There was a little bit of … it wouldn’t even be argumentative Just some real conversations where I was like, “Look, I need to be the one that goes. I know you want to go and stop working and stuff like that. I think that if I go first, it will pave the way for you to, in a much softer landing, be able to quit your job also.” The idea of two of us quitting day jobs where we had expected income, and benefits, and insurance, and all that kind of stuff to do this. What almost felt like, back in the day, kind of an abyss, right? The black hole of Internet stuff.

Darrell Vesterfelt: Yeah.

Brian Gardner: It was kind of sketchy. We were both still afraid. Though making $80,000 a month, at that point, made it very not afraid. Of course, who knew back then that eight years later, we’d be doing multiples of that revenue. It would sustain and continue to grow.

Back then, I was always waiting for the bottom to fall out. For me, it was always like, “All right. Let me just see if I can sustain this for a couple of months. Because even then, if the bottom falls out, I’ve saved enough to then figure out to go, ‘Where will I go back to work when this falls down?'”

Darrell Vesterfelt: That’s amazing. If you look back at that, that fear seems so crazy. It’s crazy that you believed that. Now, standing eight years down the road saying, “Oh my gosh. Look at what has created now” — I think it was revolution themes back then.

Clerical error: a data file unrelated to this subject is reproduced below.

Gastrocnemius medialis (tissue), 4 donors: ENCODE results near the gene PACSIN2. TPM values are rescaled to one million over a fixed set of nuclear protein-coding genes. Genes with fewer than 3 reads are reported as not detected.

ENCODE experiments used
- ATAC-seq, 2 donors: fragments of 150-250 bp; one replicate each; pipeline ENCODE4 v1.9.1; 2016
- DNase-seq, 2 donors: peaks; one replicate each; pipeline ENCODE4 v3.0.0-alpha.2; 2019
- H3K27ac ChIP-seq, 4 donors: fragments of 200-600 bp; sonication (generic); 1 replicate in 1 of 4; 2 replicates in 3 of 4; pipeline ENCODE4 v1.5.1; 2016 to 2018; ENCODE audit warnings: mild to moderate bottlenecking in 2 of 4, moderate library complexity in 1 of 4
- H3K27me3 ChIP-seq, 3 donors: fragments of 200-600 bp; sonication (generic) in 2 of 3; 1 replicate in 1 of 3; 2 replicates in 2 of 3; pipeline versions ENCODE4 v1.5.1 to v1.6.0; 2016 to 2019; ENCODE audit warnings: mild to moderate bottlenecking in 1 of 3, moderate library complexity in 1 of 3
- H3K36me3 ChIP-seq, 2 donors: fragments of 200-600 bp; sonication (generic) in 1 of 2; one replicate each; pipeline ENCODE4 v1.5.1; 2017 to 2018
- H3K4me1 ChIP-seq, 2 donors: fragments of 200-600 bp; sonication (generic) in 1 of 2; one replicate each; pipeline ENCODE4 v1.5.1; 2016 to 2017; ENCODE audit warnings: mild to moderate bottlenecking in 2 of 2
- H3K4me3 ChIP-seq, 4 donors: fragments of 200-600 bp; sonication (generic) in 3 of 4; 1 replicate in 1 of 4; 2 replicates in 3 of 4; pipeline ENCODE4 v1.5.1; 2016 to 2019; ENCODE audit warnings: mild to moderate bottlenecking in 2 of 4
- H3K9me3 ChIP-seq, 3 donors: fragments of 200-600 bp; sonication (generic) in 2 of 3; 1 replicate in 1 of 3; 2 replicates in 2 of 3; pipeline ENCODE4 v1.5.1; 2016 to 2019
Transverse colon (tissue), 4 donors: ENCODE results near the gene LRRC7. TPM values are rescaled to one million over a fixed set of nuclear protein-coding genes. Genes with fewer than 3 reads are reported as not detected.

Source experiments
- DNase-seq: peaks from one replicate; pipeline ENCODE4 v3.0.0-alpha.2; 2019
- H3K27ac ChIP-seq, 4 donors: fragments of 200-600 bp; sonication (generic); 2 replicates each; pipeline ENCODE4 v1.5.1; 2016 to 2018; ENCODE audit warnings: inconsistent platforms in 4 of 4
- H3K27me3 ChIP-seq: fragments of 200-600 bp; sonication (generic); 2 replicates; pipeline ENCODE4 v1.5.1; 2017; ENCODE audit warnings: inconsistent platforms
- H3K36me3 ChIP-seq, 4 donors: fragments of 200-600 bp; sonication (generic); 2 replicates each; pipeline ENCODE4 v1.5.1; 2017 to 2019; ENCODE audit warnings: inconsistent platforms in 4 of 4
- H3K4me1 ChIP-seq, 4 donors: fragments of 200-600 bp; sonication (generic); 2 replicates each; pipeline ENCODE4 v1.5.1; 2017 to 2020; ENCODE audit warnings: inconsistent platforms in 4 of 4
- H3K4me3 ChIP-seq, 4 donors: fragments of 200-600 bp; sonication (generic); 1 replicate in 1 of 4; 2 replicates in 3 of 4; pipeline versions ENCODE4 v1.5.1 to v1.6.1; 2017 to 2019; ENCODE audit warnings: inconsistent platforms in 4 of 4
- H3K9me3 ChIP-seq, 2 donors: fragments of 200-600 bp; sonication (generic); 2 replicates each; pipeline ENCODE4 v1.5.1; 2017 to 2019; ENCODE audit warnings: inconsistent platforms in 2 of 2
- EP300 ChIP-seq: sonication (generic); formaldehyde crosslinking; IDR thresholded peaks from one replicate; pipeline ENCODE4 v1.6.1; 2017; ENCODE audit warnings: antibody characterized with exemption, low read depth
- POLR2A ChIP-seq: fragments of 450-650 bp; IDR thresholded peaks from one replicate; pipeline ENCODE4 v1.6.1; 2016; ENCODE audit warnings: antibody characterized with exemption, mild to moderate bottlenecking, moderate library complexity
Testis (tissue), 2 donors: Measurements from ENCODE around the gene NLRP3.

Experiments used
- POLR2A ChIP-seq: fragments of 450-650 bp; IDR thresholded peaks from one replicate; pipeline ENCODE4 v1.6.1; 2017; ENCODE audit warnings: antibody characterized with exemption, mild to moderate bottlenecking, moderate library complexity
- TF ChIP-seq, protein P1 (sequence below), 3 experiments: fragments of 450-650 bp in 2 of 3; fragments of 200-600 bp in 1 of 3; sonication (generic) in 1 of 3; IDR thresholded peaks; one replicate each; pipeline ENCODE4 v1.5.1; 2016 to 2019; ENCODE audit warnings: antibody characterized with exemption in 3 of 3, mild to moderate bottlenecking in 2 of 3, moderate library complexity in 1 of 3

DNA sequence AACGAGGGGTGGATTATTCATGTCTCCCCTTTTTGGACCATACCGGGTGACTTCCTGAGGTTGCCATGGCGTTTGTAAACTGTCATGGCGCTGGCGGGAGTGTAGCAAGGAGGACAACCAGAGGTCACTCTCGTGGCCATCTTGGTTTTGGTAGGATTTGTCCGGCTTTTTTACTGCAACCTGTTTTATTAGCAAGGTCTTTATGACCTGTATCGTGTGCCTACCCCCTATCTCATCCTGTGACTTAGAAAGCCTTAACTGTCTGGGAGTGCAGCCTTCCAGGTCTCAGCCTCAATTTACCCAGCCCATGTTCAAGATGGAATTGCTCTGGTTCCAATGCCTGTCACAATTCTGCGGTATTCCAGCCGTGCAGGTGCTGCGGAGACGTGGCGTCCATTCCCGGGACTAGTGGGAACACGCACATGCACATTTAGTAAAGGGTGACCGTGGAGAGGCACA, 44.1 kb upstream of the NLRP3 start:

Brian Gardner: Yeah. That was the very first.

Darrell Vesterfelt: “Now StudioPress has changed the name to StudioPress. We hired people. We merged with Copyblogger. Now we’re a part of this big company.” That fear, back then, probably seems a little silly now.

Brian Gardner: It does, but as things grow and evolve, there’s always going to be fear. There’s always going to be decisions to fear. Quitting the day job was only the first fear I faced. It was not, by far, the only one I’ve ever faced. Quite honestly, as the years have gone on, some of the decisions I’ve made around that business, or the company with StudioPress, were even far greater than the original jump, the leap at the beginning.

That felt like a bunny hill at that point, looking back. Especially when Brian reached out and asked if we wanted to merge all of our lines of business and form Copyblogger, there was huge fears around that, giving up control of the, at that point, $100,000 some dollars a month StudioPress was bringing in. The idea of taking something I built and handing it over to four people who, in essence, I really didn’t know, that was a huge fear.

Darrell Vesterfelt: That’s a crazy story to me, too, because you guys really didn’t know each other before all flying to Colorado and having that meeting.